Wednesday, March 26, 2008

New business models for IT

The Indian IT industry has witnessed an exceptional growth over the last two decades, led by the 1990s, when companies were notching up 50-100 percent growth rates. Such was the momentum that even the dot-com bust of the early 2000 and the global economic slowdown only marginally impacted growth, keeping it above the 30 percent mark. The excellent performance was in large part due to the vast talent pool harnessed by industry leaders and their investments in process capability.

The global delivery model, created as a result, was a disruptive innovation enabling the industry to comfortably ride the economic downturn of the early 2000. The model is now being universally adopted, leading to commoditization of traditional IT services around vanilla technologies. Companies are differentiating their services by moving up the value chain and acquiring domain capabilities.

Seeing the rapid acceptance of the lower-cost offshoring model, global multinational consulting firms have dramatically scaled up their presence in India. From less than 10,000 people in 2002, the top six global consulting firms now account for a headcount of more than 150,000. This rapid growth and our own success in scaling business have put huge pressure on sourcing and retaining quality talent. As a result, wages are increasing, adding to the overall cost of doing business.

The twin challenges of the appreciating rupee and rising cost structures are accelerating the search for non-linear business models, where revenue expansion does not imply a proportionate headcount increase. The industry is exploring new services for exploiting the offshore potential, building Internet Protocol (IP)-based software assets that can be customized to rapidly deliver solutions, or simply creating innovative commercial models that shift the terms of engagement away from headcount. As I had mentioned at a recent Nasscom meet, three non-linear business options are promising.

Managed services: Services around applications, development and maintenance (ADM) were the first to be offshored. According to a 2006 Nasscom-McKinsey study, this is a $35 billion opportunity. It indicates that offshore services around IT operations represent a $75-$80 billion market. While more than 30 percent of the ADM offshoring opportunity has been penetrated, the field of IT operations is wide open for Indian IT services players.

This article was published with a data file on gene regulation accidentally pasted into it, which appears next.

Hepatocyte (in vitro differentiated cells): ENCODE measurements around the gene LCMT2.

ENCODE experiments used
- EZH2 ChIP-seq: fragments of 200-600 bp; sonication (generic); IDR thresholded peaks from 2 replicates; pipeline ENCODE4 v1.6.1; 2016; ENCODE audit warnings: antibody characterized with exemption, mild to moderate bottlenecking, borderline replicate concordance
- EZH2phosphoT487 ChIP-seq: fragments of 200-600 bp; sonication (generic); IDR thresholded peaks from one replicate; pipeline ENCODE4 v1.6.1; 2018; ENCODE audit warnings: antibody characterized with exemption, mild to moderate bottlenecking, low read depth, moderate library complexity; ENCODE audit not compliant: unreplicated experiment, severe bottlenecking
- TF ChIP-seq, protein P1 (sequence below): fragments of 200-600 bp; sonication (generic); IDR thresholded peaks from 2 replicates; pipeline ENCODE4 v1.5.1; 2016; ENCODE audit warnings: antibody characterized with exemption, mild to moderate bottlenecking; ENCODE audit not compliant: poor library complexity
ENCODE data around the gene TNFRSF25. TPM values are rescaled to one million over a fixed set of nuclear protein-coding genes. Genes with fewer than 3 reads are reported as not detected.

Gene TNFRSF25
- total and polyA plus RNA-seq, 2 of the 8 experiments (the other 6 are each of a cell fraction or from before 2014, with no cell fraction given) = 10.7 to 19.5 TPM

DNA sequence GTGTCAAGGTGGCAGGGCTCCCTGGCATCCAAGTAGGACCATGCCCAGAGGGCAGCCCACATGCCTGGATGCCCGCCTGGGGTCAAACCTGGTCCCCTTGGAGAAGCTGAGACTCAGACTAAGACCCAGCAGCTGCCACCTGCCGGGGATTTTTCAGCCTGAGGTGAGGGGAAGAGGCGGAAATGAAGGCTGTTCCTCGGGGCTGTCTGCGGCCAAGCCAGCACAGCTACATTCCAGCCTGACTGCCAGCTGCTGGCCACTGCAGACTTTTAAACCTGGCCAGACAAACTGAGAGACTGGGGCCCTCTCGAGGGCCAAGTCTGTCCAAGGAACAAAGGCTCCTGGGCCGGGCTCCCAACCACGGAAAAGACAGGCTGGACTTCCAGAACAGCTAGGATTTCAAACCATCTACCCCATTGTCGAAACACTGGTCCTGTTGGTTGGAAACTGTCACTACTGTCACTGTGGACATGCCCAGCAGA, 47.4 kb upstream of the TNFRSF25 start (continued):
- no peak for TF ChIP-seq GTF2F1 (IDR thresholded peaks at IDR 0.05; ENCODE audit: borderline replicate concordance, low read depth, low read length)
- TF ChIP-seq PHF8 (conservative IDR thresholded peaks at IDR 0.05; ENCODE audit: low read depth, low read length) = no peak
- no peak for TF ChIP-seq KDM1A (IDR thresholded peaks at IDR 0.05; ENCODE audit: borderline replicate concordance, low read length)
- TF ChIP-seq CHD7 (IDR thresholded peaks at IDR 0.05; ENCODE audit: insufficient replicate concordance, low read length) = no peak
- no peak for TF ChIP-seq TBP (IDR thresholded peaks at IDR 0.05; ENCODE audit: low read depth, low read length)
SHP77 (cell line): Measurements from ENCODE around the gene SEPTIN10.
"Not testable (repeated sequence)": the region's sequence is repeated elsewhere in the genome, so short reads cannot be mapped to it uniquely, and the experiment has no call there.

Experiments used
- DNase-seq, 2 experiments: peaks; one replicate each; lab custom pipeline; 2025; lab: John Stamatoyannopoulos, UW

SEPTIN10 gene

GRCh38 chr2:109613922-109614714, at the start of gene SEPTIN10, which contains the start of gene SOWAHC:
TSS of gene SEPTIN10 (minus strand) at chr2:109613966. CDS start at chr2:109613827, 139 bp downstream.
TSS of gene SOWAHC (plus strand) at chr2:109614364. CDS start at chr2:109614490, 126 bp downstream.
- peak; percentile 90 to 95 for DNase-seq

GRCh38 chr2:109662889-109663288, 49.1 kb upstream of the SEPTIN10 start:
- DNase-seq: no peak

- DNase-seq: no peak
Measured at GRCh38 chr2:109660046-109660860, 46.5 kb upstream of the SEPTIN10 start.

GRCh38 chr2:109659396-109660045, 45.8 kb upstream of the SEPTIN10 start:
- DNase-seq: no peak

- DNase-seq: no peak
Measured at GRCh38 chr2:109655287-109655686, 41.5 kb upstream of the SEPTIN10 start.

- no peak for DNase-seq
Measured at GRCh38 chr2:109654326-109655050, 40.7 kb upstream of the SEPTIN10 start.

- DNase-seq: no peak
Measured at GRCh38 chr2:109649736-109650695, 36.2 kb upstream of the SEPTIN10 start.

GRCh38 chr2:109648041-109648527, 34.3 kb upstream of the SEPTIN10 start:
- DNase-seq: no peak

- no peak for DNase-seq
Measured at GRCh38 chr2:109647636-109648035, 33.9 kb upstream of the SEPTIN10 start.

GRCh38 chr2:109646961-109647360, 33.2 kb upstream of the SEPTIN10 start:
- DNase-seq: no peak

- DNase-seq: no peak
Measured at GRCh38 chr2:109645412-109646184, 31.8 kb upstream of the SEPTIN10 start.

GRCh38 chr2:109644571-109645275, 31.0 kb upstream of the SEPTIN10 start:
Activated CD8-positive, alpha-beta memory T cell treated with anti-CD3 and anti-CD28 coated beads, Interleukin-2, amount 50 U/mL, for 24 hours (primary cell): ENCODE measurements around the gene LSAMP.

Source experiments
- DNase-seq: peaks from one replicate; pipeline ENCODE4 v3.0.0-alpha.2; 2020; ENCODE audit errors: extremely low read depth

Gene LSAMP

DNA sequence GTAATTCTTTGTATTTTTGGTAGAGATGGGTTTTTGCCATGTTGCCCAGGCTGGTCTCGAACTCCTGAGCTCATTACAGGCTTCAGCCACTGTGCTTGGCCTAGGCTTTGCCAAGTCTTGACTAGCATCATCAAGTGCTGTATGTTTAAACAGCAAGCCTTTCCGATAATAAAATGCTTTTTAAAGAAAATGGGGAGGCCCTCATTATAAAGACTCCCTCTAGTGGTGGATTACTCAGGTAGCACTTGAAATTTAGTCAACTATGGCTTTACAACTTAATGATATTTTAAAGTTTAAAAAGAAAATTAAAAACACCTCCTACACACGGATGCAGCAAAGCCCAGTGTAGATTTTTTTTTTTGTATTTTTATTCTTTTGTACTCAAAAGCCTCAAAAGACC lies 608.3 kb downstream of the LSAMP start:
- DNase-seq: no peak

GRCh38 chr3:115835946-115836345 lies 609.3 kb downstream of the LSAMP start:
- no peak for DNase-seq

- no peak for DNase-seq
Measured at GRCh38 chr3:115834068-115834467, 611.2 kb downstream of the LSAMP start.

IT infrastructure has traditionally not been offshored largely because of inadequate communications infrastructure, high perceived risks and limited automation tools. These notions are beginning to disappear.

The remote infrastructure management services segment is growing rapidly, with large organizations providing a complete end-to-end solutions portfolio. This market, incidentally, is not just for big players. Mid-sized organizations, too, have established their presence in it. Global research body Forrester in its report, Smaller India-Based Infrastructure Providers Can Be The Right Size For The Right Clients, has showcased a clutch of smaller organizations building successful models in this space.

IP asset-based services: Delivering solutions around IP assets (frameworks, reusable components, and productized services) is a powerful service differentiator and a significant margin lever. Implementing such solutions requires significant customization—a strength of Indian services providers. Contracts can include both licensing and services components, with support revenue streams, making it another good non-linear option.

Compared with the pure-play products business, IP asset-based solutions will be easier for the industry to adopt. Large players are investing in this capability although revenue streams currently are a small part of their business. Smaller players are taking the inorganic route to acquire such IP assets.

Software as a service (Saas): The philosophy behind Saas rests on the concept of positioning an application as a set of services as opposed to a licence. The customer is charged for usage rather than outright ownership. Recently, enterprise solutions giant SAP announced its “Business by Design” programme in the US, where it will offer its applications at a charge per user per month, which is a path-breaking development in the packaged software world. Saas by its very definition is non-linear, since revenues are linked to usage and the transactions performed. Being a relatively new concept, it’s too early for market sizing but it remains one of the most promising disruptive approaches to delivering IT solutions.